Prevent unscheduled downtime. Extend cost-effective asset protection
10 February 2015
Emerson Process Management’s CSI 9360 vibration/position transmitter offers basic protection to rotating machinery — compressor, pump, and fan assets. The transmitter detects emerging sleeve bearing issues and gives advanced warning to shut down assets before damage occurs or production is impacted.
Developed based on OEM-supplied specifications, the transmitter detects emerging sleeve bearing issues by capturing vibration or position data, translating it into a 4-20mA signal for monitoring, then delivering real-time information about rotating equipment for operational decision-making.
Versatility and cost effectiveness set the CSI 9360 apart from other transmitters. Customers save money because they do not need multiple transmitter types.
• The CSI 9360 can be field-configured for three radial vibration ranges.
• It offers an invertible position signal, selectable sensor loop response times, and optional sensor fault lock out times. The CSI 9360 supports multiple eddy current sensor sizes.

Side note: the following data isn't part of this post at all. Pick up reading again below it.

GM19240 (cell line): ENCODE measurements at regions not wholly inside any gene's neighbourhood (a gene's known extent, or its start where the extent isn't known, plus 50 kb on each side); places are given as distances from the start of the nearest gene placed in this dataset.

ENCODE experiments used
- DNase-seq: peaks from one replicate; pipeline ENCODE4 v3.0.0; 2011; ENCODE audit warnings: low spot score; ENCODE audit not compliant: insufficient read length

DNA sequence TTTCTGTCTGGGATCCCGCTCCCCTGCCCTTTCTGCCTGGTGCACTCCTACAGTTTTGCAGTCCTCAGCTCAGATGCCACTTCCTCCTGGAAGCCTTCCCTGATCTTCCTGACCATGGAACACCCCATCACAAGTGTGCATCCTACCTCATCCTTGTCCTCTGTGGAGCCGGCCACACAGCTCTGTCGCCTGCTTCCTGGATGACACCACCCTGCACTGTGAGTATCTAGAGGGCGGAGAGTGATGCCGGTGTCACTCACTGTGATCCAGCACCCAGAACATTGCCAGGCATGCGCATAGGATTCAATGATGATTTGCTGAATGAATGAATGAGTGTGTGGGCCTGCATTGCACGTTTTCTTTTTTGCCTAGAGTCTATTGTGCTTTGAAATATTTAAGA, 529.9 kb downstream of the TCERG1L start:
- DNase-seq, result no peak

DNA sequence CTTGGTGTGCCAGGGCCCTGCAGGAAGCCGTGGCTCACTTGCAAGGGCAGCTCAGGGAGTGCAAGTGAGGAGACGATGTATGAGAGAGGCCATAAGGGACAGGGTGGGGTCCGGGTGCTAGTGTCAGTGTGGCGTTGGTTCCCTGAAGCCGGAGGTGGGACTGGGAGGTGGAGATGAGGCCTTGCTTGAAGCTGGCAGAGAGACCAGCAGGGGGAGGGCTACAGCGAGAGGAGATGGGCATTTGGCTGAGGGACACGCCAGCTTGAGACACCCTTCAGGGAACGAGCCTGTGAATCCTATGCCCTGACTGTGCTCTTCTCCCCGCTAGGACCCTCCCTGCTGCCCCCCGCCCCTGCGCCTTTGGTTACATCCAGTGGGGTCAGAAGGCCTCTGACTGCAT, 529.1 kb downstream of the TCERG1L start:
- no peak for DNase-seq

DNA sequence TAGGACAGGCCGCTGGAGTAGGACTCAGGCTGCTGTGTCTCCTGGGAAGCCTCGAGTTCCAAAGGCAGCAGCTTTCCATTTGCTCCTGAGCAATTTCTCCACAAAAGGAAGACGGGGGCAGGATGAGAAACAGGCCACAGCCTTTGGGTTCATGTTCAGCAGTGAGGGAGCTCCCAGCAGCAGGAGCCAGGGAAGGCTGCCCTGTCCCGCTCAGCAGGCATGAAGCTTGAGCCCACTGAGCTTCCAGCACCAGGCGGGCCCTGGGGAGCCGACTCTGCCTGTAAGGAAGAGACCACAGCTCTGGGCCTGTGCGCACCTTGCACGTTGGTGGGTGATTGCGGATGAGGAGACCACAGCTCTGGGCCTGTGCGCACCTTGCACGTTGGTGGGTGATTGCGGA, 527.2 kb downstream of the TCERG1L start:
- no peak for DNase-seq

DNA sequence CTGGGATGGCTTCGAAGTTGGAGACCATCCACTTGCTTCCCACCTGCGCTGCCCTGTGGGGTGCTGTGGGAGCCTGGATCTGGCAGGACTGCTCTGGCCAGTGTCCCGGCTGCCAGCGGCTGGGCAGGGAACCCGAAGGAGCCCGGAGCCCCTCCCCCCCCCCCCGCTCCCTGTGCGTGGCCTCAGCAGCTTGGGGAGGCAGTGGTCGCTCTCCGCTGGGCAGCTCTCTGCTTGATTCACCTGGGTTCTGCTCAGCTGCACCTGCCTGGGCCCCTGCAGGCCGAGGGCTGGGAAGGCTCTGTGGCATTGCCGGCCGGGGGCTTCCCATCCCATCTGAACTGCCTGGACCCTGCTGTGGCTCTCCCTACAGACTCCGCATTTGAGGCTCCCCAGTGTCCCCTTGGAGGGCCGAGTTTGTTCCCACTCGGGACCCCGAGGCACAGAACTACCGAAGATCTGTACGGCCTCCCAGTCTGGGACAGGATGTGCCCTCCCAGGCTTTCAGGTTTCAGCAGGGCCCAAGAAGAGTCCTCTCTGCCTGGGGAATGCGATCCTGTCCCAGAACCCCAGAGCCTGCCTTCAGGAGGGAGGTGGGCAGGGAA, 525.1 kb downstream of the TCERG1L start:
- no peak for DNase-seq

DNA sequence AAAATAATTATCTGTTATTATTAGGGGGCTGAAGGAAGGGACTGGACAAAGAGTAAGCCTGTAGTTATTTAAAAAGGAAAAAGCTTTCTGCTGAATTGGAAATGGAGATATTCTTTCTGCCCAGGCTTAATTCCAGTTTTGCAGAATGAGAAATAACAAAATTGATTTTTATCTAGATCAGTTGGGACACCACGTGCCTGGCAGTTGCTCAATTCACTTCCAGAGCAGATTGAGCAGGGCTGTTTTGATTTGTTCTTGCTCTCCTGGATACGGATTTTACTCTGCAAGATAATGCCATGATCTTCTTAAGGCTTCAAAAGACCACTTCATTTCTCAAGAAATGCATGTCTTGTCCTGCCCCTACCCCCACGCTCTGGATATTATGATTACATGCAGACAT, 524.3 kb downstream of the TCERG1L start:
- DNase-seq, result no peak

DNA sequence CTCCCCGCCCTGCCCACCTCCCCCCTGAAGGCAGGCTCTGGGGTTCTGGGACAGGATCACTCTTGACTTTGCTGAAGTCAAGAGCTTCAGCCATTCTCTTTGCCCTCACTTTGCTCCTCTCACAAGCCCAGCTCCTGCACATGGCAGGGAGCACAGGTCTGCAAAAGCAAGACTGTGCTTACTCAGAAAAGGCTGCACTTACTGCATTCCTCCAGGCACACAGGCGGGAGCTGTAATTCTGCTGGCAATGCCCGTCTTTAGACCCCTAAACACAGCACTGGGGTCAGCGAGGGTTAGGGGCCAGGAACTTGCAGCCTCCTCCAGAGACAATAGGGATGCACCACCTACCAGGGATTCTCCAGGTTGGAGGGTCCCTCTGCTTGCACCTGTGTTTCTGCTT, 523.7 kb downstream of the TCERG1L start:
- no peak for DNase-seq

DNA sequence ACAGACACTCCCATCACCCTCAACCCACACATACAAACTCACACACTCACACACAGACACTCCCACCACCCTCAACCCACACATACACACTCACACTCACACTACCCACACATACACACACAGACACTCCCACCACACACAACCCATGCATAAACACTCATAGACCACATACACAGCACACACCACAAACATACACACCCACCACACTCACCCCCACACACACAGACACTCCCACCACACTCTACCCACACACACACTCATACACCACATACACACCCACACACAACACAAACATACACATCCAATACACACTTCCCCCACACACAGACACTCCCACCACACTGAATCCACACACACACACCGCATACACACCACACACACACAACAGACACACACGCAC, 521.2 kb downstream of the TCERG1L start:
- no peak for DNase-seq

The CSI 9360 provides customers with precise, accurate information. To verify radial vibration or axial thrust movement measurements, customers use the CSI 9360 to perform 2oo3 sensor voting on high-speed shafts as small as 16 mm (5/8”) in diameter.
Simplifying timely corrective action, customers can choose among flexible options to access data. For data collection and analysis, buffered output can be accessed through a SMB connection by a portable analyser such as the CSI 2140. For detailed analysis or troubleshooting, customers can wire the screw terminal buffered output connection directly to a monitoring system.
Installation is easy. The CSI 9360 is loop powered with a standard DIN rail mounting clip or optional panel mount adaptor. It also has standard CSA and ATEX agency safety ratings.
The CSI 9360 makes field changes easy thanks to its low component exchange error. Customers can combine different sensors, extension cables, and transmitters in the field and maintain tight measurement tolerances — typically under 4% — without recalibration. Find out more...
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